Special counsel, special prosecutor: What's the difference?

Last Updated May 17, 2017 7:02 PM EDT

Former FBI Director Robert Mueller has been appointed special counsel to oversee the investigation into the Trump administration's alleged ties with Russia and interference in the presidential election. Many people use the term "special prosecutor", or "independent counsel". Here's what you need to know about the terms. 

Who was calling for a special prosecutor, and why?

Congressional Democrats, mostly. They wanted one because they don't think the Trump administration is capable of investigating itself impartially when it comes to President Trump's ties to Russia. Those fears were exacerbated when President Trump fired the FBI director, James Comey, and further exacerbated when the existence of a memo written by Mr Comey came to light, in which he detailed how Mr Trump asked him to back off the investigation into former National Security Advisor Michael Flynn.

Attorney General Jeff Sessions was forced to recuse himself from the investigation after it was revealed that Sessions had an undisclosed meeting with the Russian ambassador before the election. "We need a real, bipartisan, transparent investigation into Russia," said Senator Elizabeth Warren at the time. 

Special prosecutor or special counsel?

The formal name for a special prosecutor, in this sense, is a "special counsel." With the title come broad investigatory powers, allowing Former Director Mueller to look into the Russia matter with limited oversight. Special counsels tend to come from within the Justice Department itself -- many are U.S. Attorneys, or assistant U.S. Attorneys, but in cases where there is deemed to be potential for a conflict of interest, someone from outside the Justice Department may be appointed.

Who's a famous special counsel from the past?

When most people think of the position, they probably think of Ken Starr and his long investigation into President Clinton, which eventually resulted in a Congressional impeachment trial.

Here's the rub, though: Starr's investigation was conducted through the Office of Independent Counsel, which no longer exists, since the law establishing it expired in 1999.

That law, passed in 1978, was a response to Watergate and created a separate prosecutor office to avoid conflicts-of-interest questions by having an independent counsel appointed by a panel of judges from the U.S. Court of Appeals for the District of Columbia. But again, it has expired.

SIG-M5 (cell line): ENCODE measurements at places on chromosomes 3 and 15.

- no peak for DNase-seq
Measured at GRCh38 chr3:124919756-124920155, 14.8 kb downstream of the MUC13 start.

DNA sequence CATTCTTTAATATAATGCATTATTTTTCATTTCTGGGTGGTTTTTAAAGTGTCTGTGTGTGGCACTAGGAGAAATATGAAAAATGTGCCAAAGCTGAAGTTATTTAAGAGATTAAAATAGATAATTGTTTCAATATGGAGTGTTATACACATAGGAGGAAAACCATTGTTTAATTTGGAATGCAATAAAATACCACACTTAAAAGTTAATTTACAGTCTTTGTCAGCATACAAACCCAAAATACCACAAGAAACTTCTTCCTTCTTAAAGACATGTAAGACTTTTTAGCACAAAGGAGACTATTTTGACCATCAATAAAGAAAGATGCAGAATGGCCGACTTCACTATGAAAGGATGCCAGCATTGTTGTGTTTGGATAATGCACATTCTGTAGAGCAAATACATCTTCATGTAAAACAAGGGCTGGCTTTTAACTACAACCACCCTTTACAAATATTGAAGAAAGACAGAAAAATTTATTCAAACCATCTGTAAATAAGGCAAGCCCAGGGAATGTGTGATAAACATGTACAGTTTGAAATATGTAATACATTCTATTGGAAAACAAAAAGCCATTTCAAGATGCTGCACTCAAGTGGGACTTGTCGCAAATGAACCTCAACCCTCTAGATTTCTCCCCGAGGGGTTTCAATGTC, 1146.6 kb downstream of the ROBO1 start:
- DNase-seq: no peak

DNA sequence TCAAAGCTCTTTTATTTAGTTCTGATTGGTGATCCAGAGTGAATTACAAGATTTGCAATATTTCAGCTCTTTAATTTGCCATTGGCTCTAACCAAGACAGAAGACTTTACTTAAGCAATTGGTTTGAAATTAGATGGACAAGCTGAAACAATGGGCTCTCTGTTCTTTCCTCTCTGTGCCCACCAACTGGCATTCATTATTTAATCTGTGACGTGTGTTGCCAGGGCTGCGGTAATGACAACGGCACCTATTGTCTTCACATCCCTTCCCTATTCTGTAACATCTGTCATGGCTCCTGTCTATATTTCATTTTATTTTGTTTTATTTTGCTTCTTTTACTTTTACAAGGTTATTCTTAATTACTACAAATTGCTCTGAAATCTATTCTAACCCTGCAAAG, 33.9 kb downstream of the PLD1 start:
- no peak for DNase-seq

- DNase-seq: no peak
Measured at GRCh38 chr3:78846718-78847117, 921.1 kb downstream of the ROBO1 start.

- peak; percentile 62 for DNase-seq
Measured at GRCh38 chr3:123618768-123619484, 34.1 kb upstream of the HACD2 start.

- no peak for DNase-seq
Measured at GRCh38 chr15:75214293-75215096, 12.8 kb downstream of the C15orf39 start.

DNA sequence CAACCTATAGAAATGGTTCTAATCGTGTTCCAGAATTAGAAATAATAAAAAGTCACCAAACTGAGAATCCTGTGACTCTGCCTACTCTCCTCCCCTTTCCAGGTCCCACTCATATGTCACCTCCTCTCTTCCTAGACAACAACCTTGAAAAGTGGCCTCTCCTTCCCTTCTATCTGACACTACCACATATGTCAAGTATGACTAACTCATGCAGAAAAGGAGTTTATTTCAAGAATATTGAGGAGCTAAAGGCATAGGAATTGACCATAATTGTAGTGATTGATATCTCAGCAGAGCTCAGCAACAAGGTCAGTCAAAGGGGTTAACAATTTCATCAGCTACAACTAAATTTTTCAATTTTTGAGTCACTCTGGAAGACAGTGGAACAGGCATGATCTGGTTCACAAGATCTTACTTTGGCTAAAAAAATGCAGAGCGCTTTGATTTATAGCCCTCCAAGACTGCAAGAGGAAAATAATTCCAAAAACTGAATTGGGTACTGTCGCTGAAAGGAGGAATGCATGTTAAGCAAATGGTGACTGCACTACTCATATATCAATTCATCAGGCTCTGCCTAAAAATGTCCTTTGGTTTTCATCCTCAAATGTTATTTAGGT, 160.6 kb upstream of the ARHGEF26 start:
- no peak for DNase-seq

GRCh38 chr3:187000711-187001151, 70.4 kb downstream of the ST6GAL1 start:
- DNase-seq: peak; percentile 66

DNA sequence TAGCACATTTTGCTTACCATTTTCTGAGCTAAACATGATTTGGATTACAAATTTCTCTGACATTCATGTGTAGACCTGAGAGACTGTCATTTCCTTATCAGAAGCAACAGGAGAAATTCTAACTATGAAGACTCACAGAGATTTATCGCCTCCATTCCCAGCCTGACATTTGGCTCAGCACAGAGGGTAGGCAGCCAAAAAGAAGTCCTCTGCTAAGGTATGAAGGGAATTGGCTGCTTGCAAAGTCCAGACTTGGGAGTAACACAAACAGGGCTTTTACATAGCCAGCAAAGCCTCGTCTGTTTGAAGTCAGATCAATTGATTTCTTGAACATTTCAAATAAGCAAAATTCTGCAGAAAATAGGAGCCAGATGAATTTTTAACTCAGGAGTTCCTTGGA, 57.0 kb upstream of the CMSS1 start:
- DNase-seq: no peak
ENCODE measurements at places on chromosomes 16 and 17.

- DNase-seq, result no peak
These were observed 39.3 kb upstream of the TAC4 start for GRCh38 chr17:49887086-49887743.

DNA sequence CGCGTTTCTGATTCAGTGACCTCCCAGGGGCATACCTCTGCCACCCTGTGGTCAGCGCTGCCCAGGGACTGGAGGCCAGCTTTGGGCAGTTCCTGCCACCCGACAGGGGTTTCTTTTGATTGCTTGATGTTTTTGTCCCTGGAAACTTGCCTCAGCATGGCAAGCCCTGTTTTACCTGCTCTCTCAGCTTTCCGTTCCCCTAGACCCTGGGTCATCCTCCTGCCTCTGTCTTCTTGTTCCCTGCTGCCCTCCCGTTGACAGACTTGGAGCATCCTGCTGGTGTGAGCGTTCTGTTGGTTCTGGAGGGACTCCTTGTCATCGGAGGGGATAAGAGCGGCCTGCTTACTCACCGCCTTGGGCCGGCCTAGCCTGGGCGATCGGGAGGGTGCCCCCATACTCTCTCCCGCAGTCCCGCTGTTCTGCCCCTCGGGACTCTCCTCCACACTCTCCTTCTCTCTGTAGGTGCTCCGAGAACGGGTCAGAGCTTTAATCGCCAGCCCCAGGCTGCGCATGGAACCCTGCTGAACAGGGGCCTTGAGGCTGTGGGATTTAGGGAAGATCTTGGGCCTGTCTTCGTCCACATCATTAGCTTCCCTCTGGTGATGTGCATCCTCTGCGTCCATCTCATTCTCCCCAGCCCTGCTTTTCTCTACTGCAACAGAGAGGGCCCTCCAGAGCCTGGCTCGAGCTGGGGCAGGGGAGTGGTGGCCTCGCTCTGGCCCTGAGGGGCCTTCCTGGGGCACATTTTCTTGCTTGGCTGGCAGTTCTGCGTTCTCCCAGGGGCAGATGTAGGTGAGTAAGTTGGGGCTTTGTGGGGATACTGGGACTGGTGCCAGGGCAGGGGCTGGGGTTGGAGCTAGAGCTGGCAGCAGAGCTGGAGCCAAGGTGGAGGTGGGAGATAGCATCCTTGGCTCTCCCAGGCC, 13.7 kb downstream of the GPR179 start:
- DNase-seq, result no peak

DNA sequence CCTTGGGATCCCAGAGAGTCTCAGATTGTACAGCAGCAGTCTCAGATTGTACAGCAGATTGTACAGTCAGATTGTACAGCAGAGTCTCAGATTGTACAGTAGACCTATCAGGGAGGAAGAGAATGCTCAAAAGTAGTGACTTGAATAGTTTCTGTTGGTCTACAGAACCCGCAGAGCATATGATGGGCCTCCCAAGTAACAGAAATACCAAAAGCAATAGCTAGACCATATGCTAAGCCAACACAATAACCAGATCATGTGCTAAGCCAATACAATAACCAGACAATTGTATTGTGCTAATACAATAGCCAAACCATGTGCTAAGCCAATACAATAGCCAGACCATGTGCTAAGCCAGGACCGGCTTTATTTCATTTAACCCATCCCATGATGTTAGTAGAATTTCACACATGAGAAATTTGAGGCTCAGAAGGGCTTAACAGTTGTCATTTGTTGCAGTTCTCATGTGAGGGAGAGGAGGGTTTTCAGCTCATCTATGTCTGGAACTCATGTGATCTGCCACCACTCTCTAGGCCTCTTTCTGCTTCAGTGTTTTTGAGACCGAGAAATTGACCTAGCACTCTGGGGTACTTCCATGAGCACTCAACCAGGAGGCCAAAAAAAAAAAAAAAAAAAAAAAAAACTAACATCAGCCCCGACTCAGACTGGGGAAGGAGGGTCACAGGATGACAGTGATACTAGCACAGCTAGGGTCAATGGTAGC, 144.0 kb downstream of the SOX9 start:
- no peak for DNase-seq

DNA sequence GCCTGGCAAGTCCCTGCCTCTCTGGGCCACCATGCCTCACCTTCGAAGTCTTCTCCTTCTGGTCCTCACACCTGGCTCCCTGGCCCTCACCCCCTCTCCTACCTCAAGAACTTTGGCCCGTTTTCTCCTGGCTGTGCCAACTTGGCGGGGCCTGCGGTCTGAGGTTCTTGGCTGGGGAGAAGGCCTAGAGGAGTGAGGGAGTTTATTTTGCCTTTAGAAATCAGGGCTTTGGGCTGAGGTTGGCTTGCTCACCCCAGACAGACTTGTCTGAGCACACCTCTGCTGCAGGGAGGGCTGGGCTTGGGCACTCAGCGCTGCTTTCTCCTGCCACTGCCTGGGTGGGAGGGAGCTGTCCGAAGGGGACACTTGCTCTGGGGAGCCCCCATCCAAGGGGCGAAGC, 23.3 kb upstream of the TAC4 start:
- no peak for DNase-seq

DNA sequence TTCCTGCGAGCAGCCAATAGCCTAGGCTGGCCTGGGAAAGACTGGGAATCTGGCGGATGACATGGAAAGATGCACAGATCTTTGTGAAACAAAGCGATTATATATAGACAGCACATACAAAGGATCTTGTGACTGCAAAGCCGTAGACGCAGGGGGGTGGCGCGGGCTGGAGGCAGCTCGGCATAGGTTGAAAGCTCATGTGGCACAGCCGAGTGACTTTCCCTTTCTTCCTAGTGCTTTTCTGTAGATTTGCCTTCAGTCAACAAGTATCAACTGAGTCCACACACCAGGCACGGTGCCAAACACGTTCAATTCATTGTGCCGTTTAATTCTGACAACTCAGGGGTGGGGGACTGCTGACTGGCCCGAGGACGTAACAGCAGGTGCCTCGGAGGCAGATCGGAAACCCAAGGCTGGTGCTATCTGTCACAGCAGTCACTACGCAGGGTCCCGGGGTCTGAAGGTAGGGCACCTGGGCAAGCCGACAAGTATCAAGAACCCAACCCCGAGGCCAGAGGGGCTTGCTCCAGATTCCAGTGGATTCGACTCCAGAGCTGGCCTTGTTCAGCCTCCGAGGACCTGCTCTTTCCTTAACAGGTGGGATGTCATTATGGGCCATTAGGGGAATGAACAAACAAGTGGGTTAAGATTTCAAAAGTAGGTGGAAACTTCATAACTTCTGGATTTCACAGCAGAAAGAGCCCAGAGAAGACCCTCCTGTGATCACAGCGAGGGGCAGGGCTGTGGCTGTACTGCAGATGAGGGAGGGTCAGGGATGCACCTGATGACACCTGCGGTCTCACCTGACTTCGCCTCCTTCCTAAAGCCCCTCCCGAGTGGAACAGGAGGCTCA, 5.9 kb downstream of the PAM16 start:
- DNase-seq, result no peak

Why is Robert Mueller called a "special counsel"?

It's largely terminology. The new regulations under special counsels are currently appointed refer to the position as a "special counsel." When the function was created, in response to the Watergate investigation, it was known as "special prosecutor", and the individual was appointed by a judicial panel. The only person with the power to appoint an individual in these circumstances is the Attorney General, or in this case, the Deputy Attorney General, because of Jeff Sessions' recusal.

Got it. So, who's Sessions deputy?

Rod Rosenstein. He was appointed to replace Dana Boente, the U.S. Attorney for the Eastern District of Virginia. You may remember Boente as the guy who replaced Sally Yates as acting attorney general when Yates refused to defend Trump's original travel ban in court. You may remember Rod Rosenstein as the guy whose memo was the basis for FBI Director James Comey's dismissal. 

What are the limitations of the Special Counsel?

Peter Zeidenberg, who served as the assistant special counsel in the investigation of former White House aide Scooter Libby, argued in the Washington Post that appointing one would be a mistake.

"Prosecutors are not journalists, and their job is not to inform the public of the results of their investigations," Zeidenberg wrote. "Rather, their mission is to gather all of the relevant facts and determine whether a crime was committed and, if so, whether it can be proved in court beyond a reasonable doubt. Their work, when done properly, is done in secret."

That means that if critical evidence was found in the case but it was in, say, Russia and therefore unobtainable, "then it would be improper to seek an indictment. Critically, the entire investigation would then remain secret. It would be a violation of law for a prosecutor to make public the results of a grand jury investigation that did not result in an indictment."

So a special counsel could find incriminating information and keep it secret forever. Alternatively, a special counsel, in an effort to justify its efforts and expenditures, would have a tremendous incentive to get a prosecution even if it's unnecessary or unwarranted.

CBS News' Major Garrett, Emily Schultheis, Ellen Uchimiya, Will Rahn and Markham Nolan contributed to this story.